Once again, there are a few possible explanations for this. Platoon splits show that the gains O’Neill has made in terms of plate discipline and contact skills since 2021 are far more exaggerated against left handed pitchers than right handed pitchers. Perhaps because of this, an increasingly large share of O’Neill’s plate appearances have been against lefties since 2021. Further digging into the data also shows us that the outfielder has massively struggled against breaking balls during the same time period, with only 10 of his 55 hits coming against sliders and curveballs last season. I haven’t corroborated this with data, but I’d venture to guess these two issues are related: 2022 and 2023 have constituted The Dawn of the Planet of the Sweeper, and it’s easy to imagine the increased prevalence of the right-on-right sweeper in particular compromising O’Neill’s ability to identify and jump on pitches to drive against righties.

Even if we make that slightly fanciful jump, it does not change the fact that a) the evidence overwhelmingly points to O’Neill having been very unlucky with batted balls the last 2 years and b) this is a player in his 20s, 2 years removed from a top 10 MVP finish, whose approach and ability to impact the ball has not regressed to a concerning extent in any way in the intervening time. You simply cannot say any of those things about Alex Verdugo, and the newly minted Yankee hasn’t even managed to significantly out produce O’Neill at the plate in the two seasons wherein O’Neill’s been affected by Loud Out Syndrome (LOS).

So, to summarize, O’Neill is a better baserunner, fielder, and hitter than Verdugo. He’s also right handed, which is an attribute the Sox desperately needed in their lineup. The only edge Verdugo has in terms of ability here is, admittedly, key: availability. The Mexican national team member appeared in 493 of a possible 546 regular season games (90.2%) during his 4 years in Boston. That’s legitimate iron man stuff. O’Neill, in contrast, has only ever appeared in 477 games across his entire 6 year MLB career. If you exclude his rookie season, that’s about 59% of possible games. If you assume that’s the average outcome, then over the course of a season, even if you assume O’Neill is a 50% better player, that works out to more production from Verdugo than the new Sox outfielder. Playing games matters.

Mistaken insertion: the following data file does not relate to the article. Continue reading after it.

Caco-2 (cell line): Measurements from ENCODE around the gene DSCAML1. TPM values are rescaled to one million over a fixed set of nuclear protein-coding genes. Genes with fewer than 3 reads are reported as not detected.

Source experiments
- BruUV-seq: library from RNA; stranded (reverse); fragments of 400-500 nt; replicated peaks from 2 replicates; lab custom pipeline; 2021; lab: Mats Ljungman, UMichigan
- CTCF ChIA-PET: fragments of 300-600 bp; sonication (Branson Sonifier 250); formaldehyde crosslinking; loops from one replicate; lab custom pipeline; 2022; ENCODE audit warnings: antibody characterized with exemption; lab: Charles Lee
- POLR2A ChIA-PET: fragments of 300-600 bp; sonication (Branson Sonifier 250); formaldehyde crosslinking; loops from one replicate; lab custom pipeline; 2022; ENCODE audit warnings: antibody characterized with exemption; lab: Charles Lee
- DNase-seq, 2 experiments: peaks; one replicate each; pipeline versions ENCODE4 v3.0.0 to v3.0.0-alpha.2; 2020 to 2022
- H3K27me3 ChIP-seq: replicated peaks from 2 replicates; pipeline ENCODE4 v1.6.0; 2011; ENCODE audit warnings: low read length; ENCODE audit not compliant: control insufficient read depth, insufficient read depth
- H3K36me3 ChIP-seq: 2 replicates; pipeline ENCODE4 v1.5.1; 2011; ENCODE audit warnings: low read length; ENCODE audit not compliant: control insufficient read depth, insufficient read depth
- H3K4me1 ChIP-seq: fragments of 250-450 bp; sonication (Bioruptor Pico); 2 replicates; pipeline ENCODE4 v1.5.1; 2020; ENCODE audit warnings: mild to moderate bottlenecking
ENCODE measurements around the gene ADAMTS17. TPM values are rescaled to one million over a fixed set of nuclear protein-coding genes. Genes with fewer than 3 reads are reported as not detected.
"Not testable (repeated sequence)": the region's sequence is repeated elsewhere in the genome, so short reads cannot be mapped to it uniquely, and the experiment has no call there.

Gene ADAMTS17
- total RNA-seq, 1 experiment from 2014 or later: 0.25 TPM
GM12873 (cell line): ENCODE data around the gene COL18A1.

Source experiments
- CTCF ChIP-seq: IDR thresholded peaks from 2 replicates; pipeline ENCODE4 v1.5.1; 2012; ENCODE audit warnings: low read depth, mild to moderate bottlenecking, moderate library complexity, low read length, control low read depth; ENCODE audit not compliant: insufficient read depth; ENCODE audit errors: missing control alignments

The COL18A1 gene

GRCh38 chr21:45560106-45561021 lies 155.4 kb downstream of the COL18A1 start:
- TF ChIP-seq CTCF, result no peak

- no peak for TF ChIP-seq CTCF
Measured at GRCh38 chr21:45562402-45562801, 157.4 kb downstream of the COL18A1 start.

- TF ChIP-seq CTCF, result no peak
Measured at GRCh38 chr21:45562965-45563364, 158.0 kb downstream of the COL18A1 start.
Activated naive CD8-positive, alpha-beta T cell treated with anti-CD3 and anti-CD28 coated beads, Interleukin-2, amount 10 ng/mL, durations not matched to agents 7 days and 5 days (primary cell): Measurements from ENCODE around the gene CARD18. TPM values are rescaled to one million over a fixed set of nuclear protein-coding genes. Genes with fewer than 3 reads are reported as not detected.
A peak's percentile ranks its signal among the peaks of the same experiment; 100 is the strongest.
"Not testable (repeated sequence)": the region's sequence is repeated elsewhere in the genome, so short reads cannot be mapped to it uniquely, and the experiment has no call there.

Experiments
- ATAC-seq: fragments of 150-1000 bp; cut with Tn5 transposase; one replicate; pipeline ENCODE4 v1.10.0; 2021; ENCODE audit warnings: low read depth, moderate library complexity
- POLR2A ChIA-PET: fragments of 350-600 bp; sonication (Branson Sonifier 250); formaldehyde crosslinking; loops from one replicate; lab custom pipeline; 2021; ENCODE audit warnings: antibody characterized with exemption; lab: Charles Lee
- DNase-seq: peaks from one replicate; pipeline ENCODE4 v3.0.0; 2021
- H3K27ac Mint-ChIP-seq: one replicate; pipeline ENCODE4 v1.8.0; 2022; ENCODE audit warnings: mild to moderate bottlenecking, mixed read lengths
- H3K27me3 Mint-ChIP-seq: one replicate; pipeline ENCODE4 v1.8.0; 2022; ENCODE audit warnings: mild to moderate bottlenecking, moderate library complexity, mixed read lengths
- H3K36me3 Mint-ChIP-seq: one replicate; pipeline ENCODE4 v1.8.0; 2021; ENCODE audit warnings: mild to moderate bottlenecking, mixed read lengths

You might now ask: Kees, how are you so optimistic about this move if O’Neill’s availability issues are so pronounced? And my answer to that, dear reader, is that I just don’t care that much about average outcomes in the context of this deal.

The Red Sox need star players. Alex Verdugo is a perfectly good player, but he will almost certainly never put up an MVP caliber season. He’s a perennial 1.0–2.0 fWAR player. Those guys are nice for filling out rosters that are already teeming with stars. They do not make you contenders. While O’Neill is far more likely than Verdugo to give you absolutely nothing of value in a given season, he also has a very realizable chance of being a force at the top of a lineup. Even if that’s only a 20% chance, or a 10% chance, I’d prefer to have the upside that could make the team a contender over the consistency that makes them respectable basement dwellers. Sometimes building a team with a chance to win means building a team with a chance to lose, too.

Now, none of this really matters unless the Red Sox acquire star pitching. I, personally, don’t feel as jumpy about that as other Red Sox fans do. I’ll be surprised if they don’t come away with two good starters by winter’s end. Am I certain? No. But I’m cautiously optimistic, and for the time being I’m happy with the moves the team has made. O’Neill is a big part of that. Go Sox.